"The Irish Question" ("Ирландский вопрос") — страница 2

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MPs, have taken little part in UK affair except those involving Northern Ireland. From 1972 onwards successive UK governments have tried to find a « political solution» to the Northern Irish problems, that is, a solution acceptable to most Catholics and most Protestants. Several devices have been tried with little or no success. Protestant politicians are elected on programs, which involve refusal to accept compromise. Meanwhile, the IRA continues its terrorist campaign. It receives both moral and financial support from some descendants of Irish people who emigrated to the US. Although so many innocent victims have been killed, many of them by chance or through mistakes, it does not seem likely that any different British government policy would have succeed in preventing the

violence that goes on. Northern Ireland’s economy, based partly on farming, party on the heavy industries of Belfast, has brought its people to a standard of living well above that of the Republic, but lower than Great Britain’s. With the decline of shipbuilding there is no serious unemployment, and vast seems have been spent by UK governments in attempts to improve the situation. II British Policy towards Northern Ireland The links between Northern Ireland and Britain were close and of long standing, for Britain’s involvement with Ireland is dated from the 12th century. Ireland had been ruled directly from Westminster since 1800 under the Act of Union, and the Irish economy was intimately bound up with that of the rest of the United Kingdom. Moreover, when Britain

abandoned the union after the First World War, it bestowed wide self- government on Only part of Ireland, the twenty- six county Irish Free State. The remaining six counties of Northern Ireland were given a regional parliament and government with limited powers and remained an integral part of the United Kingdom. But there was no political consensus to the nature of the state to be established. Northern Ireland was riddled with ethnic and regional divisions, and to crow all, in 1920s and 1930s its economy was hardly healthy with its inefficient agriculture and ailing industries. In fact, Britain was faced with a problem of establishing a regime, which would be self- supporting and would survive manifold divisions. But Britain failed to find adequate solution to this problem, and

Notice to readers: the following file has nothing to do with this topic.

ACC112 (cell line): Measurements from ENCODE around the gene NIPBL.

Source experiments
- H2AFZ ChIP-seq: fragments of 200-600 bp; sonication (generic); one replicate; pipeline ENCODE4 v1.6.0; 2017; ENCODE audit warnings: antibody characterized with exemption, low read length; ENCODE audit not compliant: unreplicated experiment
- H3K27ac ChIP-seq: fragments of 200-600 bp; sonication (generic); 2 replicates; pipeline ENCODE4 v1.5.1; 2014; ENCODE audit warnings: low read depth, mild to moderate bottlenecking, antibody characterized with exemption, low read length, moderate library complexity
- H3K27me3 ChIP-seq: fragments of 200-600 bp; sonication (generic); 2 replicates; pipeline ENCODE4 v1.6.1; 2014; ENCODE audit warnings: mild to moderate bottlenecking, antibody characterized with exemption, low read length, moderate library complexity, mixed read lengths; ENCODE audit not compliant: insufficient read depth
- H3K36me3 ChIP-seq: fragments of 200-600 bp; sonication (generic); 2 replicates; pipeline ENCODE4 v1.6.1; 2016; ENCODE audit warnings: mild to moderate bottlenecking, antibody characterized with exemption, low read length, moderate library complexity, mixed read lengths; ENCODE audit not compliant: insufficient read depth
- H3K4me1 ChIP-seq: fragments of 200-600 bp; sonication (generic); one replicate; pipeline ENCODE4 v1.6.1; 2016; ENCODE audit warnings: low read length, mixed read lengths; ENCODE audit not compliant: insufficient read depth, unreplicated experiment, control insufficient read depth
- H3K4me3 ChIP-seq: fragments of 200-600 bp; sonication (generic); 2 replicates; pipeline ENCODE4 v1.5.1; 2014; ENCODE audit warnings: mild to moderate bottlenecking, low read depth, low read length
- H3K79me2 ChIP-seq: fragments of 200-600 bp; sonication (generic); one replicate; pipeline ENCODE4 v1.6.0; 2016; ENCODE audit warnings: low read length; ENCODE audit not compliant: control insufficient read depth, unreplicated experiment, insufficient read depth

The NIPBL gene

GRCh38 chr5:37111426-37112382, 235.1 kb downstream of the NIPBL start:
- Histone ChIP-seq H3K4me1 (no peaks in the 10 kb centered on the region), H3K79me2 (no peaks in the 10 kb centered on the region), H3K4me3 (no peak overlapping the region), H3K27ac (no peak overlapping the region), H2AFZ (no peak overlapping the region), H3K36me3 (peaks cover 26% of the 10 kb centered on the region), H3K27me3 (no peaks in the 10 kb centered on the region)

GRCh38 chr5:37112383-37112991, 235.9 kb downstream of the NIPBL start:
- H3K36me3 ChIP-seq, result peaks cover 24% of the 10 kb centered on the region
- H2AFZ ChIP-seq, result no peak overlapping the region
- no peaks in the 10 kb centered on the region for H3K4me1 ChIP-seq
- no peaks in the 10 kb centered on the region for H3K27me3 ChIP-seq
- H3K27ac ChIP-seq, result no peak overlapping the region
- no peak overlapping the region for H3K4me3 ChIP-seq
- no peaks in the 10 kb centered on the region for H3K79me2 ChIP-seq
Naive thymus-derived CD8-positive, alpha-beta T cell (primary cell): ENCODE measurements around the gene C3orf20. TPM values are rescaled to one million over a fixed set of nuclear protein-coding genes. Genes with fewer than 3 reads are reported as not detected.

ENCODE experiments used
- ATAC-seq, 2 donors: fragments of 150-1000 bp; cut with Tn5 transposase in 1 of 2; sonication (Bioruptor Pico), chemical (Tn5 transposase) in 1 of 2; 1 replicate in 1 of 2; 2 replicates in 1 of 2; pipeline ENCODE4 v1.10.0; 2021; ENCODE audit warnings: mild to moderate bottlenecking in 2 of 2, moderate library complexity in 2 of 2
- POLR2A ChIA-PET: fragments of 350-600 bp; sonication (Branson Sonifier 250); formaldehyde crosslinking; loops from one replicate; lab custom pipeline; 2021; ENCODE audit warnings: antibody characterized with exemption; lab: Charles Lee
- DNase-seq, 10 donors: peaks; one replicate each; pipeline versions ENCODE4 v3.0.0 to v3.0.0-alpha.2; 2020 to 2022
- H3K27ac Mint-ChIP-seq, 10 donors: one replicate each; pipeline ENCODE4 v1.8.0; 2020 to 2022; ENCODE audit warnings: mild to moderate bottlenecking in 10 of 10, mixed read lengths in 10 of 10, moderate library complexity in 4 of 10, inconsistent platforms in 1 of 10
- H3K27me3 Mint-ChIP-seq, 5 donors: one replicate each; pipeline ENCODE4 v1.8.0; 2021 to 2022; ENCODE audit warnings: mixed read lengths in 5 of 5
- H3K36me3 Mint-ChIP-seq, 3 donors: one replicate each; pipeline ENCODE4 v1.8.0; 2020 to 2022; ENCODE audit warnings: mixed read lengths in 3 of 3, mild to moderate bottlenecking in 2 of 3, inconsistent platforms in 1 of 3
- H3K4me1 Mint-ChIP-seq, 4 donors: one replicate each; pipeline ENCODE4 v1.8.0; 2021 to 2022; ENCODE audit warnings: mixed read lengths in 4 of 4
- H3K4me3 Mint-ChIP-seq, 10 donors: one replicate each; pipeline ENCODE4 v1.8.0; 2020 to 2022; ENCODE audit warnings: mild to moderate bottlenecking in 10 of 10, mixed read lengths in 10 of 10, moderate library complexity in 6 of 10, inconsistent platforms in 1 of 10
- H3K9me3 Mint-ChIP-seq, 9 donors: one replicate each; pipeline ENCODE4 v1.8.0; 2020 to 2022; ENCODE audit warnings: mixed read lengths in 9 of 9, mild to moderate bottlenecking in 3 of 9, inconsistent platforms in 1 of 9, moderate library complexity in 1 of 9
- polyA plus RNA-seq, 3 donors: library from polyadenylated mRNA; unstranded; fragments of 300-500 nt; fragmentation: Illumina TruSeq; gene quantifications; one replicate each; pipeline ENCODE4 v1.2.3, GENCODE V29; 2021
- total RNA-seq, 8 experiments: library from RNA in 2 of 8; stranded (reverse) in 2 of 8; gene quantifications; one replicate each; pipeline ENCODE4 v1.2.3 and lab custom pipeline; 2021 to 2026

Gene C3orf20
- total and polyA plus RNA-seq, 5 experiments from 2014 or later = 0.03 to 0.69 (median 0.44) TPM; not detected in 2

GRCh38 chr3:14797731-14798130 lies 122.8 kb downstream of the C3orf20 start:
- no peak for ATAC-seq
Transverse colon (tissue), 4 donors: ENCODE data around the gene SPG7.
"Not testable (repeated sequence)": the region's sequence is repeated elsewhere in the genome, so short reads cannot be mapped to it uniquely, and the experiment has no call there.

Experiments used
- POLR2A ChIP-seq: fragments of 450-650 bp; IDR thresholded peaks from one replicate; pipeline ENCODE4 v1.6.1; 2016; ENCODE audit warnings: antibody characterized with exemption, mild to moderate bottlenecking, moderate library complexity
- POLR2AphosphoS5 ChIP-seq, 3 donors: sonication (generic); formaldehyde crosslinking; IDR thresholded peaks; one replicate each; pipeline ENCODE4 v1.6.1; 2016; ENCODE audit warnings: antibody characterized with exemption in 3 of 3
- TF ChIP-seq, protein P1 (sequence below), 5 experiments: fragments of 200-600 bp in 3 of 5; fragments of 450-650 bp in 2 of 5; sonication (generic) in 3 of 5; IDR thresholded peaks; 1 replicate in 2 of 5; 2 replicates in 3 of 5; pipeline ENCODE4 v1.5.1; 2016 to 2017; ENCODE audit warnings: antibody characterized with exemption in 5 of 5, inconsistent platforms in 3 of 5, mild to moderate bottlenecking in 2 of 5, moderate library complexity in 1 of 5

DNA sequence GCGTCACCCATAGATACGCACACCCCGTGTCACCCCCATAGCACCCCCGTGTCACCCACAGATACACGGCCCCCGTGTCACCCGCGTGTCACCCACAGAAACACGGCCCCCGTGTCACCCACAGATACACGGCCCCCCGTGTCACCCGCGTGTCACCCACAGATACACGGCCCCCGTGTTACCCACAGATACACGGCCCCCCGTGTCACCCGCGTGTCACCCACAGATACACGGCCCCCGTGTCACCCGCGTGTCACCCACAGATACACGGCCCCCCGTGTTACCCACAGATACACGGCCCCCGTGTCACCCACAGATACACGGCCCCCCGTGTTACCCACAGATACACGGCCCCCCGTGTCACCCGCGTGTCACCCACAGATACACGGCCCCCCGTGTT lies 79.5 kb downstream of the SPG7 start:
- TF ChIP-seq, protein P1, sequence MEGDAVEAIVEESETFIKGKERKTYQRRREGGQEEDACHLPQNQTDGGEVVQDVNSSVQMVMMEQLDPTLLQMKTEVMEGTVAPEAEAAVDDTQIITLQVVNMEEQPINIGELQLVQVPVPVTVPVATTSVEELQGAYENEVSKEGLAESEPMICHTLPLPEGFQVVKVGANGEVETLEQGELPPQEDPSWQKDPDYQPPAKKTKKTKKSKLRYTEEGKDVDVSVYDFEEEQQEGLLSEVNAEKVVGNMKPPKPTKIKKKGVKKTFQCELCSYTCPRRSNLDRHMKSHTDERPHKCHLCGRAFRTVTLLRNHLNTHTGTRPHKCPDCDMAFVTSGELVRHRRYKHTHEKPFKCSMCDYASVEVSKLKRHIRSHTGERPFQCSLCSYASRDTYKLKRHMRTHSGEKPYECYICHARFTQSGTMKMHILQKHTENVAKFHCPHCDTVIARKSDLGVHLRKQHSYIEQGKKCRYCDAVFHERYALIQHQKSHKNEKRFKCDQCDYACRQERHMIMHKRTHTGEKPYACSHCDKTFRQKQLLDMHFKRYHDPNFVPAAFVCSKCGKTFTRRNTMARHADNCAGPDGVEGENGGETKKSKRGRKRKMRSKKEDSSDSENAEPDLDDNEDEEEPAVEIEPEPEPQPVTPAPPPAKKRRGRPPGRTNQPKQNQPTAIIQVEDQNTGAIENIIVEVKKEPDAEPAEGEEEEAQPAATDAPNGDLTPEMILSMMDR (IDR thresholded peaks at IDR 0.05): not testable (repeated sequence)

all its attempts brought to a bloody end. Britain determined both the boundaries and the form of government in the 1920 Coverment of Ireland Act. The controversial six counties included a large Catholic minority, some one- third of the population within Northern Ireland, including some predominantly Catholic areas on the borders with the Irish Free State. The form of government was modelled on Westminster and a subordinate regional government and parliament were given restricted financial powers but almost unlimited powers over such vital matters of community interest and potential conflict as education, local government, law and order. The 1920 settlement gave the two- thirds Protestant and Unionist majority a virtual free hand and ended in anarchy and the fall of Stormont in

1972. From the beginning the British government was anxious that the Catholic minority in Northern Ireland should accept the legitimacy of the new creation and to that end Westminster did urge the government of Northern Ireland to adopt a friendlier and more accommodating attitude towards the minority, particularly in respect of law enforcement, local government and education. Nevertheless, in the last analysis, it refused to exercise its sovereignty to block such divisive measures as the abolition of proportional representation in local government elections or to counteract sectarian tendencies in education and law enforcement. The reason that Westminster did not do so was that any firm stand would have meant the resignation of the unionist government and, in view of its in

built majority, its immediate return to office. Such an eventuality would have presented alternatives: a humiliating climb down or the resumption of direct responsibility for the government of the six counties -- the very thing that the 1920 government of Ireland act had been designed to avoid. As far as Westminster was concerned, minority rights in Northern Ireland had to be subordinate to the broader interests of the United Kingdom and British Empire. III Theories of Political Violence in the Northern Ireland Conflict. There have been various attempts to sympathize the range of theories which have been put forward to explain the Northern Ireland conflict and to relate these two practical remedies and solutions to the problem. The diversity of the theories which have been put